Tests: Tests may include a complete blood count (CBC) with differential, red blood cell (erythrocyte) sedimentation rate, and blood and urine cultures. Plain abdominal x-rays, x-rays with a barium enema or taken after injection of a radiopaque dye (intravenous pyelogram), and an upper gastrointestinal series may be useful in diagnosis. The abscess is usually visualized best using high-frequency sound waves (abdominal ultrasonography) or CT. Low-energy radio waves (MRI) may also be helpful.

Source: Medical Disability Advisor



Treatment

Conservative treatment includes broad-spectrum antibiotics (triple antibiotic therapy) followed by conversion to a single antistaphylococcal agent for abscesses infected with Staphylococcus aureus only. Aggressive treatment for primary psoas infection involves antibiotic treatment in combination with drainage of the abscess using a needle and syringe. Secondary psoas abscess is also treated with drainage and antibiotics. Aspiration and drainage of the abscess may be done by directly placing a needle through the skin into the abscess (percutaneous), if the individual is not a surgical candidate. The percutaneous approach usually requires CT scanning to guide exact placement of the needle. If there is gastrointestinal involvement, surgery to correct the bowel condition (removal of a bowel segment) may be warranted.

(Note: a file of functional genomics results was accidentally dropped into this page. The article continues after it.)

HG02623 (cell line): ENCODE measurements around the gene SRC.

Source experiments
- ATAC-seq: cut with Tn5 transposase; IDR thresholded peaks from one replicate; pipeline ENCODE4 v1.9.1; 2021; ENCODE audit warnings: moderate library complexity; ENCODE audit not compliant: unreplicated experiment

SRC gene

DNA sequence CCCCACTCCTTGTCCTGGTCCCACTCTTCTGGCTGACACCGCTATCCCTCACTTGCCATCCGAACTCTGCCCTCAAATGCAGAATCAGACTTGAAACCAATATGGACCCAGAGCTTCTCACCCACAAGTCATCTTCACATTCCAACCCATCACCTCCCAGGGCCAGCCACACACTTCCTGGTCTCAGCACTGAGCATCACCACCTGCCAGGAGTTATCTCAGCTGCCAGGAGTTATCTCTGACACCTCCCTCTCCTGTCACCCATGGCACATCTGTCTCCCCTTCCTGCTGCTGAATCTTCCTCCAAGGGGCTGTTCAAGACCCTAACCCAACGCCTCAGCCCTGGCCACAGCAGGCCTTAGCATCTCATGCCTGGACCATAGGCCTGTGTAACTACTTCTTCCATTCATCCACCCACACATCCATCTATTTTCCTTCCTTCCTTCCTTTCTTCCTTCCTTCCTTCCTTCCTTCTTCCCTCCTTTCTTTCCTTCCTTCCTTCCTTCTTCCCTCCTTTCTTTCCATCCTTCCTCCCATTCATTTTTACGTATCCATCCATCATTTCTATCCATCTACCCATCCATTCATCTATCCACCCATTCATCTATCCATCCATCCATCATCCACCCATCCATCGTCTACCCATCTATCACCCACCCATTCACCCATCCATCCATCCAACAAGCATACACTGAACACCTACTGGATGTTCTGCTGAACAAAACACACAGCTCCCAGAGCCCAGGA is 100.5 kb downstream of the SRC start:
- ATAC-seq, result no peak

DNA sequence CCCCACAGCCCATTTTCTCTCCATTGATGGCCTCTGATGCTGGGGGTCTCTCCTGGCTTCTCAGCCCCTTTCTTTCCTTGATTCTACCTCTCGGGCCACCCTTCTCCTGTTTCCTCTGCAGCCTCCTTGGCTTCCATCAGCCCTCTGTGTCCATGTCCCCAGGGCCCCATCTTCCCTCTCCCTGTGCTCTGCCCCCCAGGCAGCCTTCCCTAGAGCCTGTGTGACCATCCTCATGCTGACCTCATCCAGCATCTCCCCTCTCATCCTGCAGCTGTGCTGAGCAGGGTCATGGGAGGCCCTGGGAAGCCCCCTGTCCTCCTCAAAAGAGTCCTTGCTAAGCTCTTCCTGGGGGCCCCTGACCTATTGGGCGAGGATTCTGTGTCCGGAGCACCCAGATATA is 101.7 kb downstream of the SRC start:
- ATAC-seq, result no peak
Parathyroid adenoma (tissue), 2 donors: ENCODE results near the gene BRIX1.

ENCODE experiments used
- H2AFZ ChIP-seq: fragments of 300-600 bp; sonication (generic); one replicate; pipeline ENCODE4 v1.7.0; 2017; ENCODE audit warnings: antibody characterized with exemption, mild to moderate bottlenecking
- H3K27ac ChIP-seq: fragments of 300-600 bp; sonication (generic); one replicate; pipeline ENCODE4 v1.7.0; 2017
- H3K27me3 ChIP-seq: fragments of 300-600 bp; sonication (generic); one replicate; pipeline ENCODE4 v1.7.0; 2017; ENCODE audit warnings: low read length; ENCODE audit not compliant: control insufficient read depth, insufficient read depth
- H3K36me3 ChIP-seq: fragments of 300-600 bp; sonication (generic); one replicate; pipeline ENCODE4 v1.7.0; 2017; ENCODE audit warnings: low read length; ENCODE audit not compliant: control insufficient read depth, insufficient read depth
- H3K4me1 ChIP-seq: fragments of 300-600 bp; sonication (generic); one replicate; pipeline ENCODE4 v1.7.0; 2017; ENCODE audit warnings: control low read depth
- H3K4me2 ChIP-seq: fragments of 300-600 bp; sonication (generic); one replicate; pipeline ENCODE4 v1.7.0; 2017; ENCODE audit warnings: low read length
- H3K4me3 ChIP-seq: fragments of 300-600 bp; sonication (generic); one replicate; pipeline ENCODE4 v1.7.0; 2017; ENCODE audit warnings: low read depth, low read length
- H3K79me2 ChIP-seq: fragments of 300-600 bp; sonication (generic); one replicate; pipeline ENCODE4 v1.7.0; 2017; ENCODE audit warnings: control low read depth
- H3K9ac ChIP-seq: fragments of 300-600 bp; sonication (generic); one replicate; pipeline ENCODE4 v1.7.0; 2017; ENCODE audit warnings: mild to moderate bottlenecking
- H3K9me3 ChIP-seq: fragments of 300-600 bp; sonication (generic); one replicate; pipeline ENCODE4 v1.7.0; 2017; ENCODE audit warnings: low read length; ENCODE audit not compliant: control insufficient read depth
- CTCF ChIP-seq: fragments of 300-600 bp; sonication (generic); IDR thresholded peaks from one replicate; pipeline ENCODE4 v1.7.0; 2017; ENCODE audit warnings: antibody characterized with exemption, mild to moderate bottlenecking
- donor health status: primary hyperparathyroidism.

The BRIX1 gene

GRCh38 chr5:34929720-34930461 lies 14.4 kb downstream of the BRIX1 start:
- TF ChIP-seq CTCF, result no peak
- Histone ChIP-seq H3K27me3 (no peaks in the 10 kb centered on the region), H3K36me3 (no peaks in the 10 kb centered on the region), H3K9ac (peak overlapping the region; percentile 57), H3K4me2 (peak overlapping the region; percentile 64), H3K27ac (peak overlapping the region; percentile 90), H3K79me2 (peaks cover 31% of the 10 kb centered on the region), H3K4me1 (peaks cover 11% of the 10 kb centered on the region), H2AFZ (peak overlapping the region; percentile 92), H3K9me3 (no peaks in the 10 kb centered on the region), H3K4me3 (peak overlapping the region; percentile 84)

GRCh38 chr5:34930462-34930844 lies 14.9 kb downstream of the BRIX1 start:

Source: Medical Disability Advisor



Prognosis

Left untreated, a psoas abscess is nearly always fatal. The outcome is generally good with more aggressive therapy that combines drainage and antibiotics.

Source: Medical Disability Advisor



Rehabilitation

Individual may perform light exercise under the supervision of a physician to stretch and strengthen muscles in the back, hips, and thighs. Initial activities may also include limited walking, range of motion, and treadmill exercises to be performed 2 to 3 times a day for 5 to 20 minutes a session.